NBD servers are specified by their URI, following the NBD URI standard
Controlling sparseness or preallocation in the target
The options -a (--target-allocation), -S (--sparse-detect) and -z
(--target-is-zero) together control sparseness in the target file.
By default nbdcp tries to both preserve sparseness from the source and
will detect runs of allocated zeroes and turn them into sparseness. To
turn off detection of sparseness use "-S 0".
The -z option should be used if and only if you know that the target
block device is zeroed already. This allows an important optimization
where nbdcp can skip zeroing or trimming parts of the disk that are
The -a option is used to control the desired final preallocation state
of the target. The default is "-a sparse" which makes the target as
sparse as possible. "-a allocated" makes the target fully allocated.
Display brief command line help and exit.
Make the target fully allocated.
Make the target as sparse as possible. This is the default. See
also "Controlling sparseness or preallocation in the target".
Load the list of extents from an external file. nbdcp considers
this to be the truth for source extents. The file should contain
one record per line in the same format as nbdkit-sh-plugin(1), ie:
offset length type
with "offset" and "length" in bytes, and the "type" field being a
comma-separated list of the words "hole" and "zero". For example:
1M 9M hole,zero
Any parts of the source which don't have descriptions are assumed
to be of type "hole,zero".
Enable NBD multi-conn with up to "N" connections. Only some NBD
servers support this but it can greatly improve performance.
The default is to enable multi-conn if we detect that the server
supports it, with up to 4 connections.
If you are copying between NBD servers, use -m to control the
multi-conn setting for the source server, and this option (-M) to
control the multi-conn setting for the target server.
Display a progress bar during copying.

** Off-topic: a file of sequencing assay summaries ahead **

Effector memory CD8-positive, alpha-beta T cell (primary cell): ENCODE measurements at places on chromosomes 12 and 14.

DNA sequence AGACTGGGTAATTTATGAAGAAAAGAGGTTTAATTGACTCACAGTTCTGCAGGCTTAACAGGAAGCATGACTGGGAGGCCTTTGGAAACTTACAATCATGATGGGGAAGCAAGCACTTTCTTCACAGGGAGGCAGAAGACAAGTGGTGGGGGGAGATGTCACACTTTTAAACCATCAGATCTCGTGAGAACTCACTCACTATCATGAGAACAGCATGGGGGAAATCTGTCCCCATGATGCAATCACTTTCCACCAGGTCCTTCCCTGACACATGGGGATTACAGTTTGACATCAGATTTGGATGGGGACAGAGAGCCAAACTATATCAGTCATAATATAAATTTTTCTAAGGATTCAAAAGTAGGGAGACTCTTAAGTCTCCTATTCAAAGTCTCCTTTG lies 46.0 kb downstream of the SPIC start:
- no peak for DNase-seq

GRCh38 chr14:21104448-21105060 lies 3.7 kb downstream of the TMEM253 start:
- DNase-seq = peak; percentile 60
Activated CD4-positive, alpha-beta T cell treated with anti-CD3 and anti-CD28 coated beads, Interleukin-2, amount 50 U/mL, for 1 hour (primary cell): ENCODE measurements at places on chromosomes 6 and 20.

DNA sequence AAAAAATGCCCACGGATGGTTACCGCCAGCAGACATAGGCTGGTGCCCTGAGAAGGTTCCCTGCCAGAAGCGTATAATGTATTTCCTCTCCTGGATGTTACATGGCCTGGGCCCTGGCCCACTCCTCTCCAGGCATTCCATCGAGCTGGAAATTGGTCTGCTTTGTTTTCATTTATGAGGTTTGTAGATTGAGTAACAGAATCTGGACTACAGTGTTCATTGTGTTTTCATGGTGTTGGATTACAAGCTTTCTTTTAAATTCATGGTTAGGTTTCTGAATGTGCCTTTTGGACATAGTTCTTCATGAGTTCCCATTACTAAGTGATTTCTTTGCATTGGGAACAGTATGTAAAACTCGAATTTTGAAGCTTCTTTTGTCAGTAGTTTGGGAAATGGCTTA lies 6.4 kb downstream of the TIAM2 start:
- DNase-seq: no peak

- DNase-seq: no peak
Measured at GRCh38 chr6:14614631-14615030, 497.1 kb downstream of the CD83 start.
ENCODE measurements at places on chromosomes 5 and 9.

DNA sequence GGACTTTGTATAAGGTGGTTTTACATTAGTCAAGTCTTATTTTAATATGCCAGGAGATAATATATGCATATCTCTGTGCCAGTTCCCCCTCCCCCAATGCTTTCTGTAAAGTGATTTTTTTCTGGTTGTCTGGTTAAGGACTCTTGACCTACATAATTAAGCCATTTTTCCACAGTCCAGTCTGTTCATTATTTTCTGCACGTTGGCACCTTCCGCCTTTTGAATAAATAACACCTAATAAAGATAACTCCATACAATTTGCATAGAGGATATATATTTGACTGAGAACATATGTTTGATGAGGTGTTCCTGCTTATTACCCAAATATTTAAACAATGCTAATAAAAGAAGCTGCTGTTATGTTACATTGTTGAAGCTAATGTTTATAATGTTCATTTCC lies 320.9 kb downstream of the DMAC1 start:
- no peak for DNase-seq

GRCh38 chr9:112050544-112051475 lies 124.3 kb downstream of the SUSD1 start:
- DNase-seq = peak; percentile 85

Write a machine-readable progress bar to file descriptor "FD".
This progress bar prints lines with the format "COPIED/TOTAL"
(where "COPIED" and "TOTAL" are 64 bit unsigned integers).
Turn off sparseness detection.
Detect runs of zero bytes of at least size "N" bytes and turn them
into sparse blocks on the target (if "-a sparse" is used). This is
the default, with a 512 byte block size.
Use at most "N" threads when copying. Usually more threads leads
to better performance, up to the limit of the number of cores on
your machine and the parallelism of the underlying disk or network.
The default is to use the number of online processors.
Declare that the target block device contains only zero bytes (or
sparseness that reads back as zeroes). You must only use this
option if you are sure that this is true, since it means that nbdcp
will enable an optimization where it skips zeroing parts of the
disk that are zero on the source.
Display the package name and version and exit.
qemu-img(1), libnbd(3), nbdsh(1).
Richard W.M. Jones
Copyright (C) 2020 Red Hat Inc.
This library is free software; you can redistribute it and/or modify it
under the terms of the GNU Lesser General Public License as published
by the Free Software Foundation; either version 2 of the License, or
(at your option) any later version.
This library is distributed in the hope that it will be useful, but
WITHOUT ANY WARRANTY; without even the implied warranty of
MERCHANTABILITY or FITNESS FOR A PARTICULAR PURPOSE. See the GNU
Lesser General Public License for more details.
You should have received a copy of the GNU Lesser General Public
License along with this library; if not, write to the Free Software
Foundation, Inc., 51 Franklin Street, Fifth Floor, Boston, MA
libnbd-1.3.1 2020-01-23 nbdcp(1)
Richard Jones, Virtualization Group, Red Hat http://people.redhat.com/~rjones
Read my programming and virtualization blog: http://rwmj.wordpress.com